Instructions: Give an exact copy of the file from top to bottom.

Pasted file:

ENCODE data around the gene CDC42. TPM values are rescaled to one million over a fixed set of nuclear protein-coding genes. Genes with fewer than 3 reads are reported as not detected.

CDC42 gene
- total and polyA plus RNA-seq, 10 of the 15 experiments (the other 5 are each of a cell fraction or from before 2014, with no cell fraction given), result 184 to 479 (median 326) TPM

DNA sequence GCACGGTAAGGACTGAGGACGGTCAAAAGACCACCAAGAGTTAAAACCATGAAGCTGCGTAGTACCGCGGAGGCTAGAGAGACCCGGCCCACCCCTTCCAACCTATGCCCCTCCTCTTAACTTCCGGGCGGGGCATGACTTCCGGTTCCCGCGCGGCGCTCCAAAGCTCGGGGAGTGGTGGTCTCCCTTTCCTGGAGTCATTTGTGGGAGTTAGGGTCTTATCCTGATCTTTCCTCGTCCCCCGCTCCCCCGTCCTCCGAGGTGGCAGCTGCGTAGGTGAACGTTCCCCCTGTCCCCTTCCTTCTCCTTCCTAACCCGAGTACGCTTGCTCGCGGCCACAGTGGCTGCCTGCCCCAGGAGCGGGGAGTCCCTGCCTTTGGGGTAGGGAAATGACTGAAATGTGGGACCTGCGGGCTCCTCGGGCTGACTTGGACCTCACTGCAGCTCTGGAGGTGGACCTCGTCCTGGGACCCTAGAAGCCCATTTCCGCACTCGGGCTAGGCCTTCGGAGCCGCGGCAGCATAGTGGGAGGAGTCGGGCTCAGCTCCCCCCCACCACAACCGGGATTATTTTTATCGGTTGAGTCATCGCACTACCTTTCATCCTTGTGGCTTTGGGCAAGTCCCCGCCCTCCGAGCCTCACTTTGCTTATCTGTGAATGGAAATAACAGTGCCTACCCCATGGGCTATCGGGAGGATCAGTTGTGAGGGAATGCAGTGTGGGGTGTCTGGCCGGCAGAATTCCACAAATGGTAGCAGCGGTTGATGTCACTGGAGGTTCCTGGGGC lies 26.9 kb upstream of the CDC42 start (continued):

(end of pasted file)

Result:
ENCODE data around the gene CDC42. TPM values are rescaled to one million over a fixed set of nuclear protein-coding genes. Genes with fewer than 3 reads are reported as not detected.

CDC42 gene
- total and polyA plus RNA-seq, 10 of the 15 experiments (the other 5 are each of a cell fraction or from before 2014, with no cell fraction given), result 184 to 479 (median 326) TPM

DNA sequence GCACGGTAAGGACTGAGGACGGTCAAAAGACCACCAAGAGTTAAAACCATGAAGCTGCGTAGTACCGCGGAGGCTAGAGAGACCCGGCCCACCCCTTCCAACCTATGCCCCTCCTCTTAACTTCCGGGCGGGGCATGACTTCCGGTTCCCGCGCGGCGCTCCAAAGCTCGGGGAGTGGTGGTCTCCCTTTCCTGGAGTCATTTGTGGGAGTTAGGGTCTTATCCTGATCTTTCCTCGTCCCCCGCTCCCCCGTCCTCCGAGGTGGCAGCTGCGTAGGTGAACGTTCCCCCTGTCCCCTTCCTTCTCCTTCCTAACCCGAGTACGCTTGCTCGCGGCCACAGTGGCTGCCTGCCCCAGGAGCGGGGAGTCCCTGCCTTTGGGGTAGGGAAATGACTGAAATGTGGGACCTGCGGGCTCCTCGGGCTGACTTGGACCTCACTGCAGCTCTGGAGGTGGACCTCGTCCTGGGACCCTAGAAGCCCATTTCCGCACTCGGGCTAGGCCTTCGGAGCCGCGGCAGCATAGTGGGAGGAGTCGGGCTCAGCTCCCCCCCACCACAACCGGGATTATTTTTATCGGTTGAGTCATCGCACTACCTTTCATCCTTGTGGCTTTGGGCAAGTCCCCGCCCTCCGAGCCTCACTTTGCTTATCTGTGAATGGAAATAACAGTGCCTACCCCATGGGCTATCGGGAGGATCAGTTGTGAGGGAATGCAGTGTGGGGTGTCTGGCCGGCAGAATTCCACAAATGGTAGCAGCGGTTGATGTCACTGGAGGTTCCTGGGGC lies 26.9 kb upstream of the CDC42 start (continued):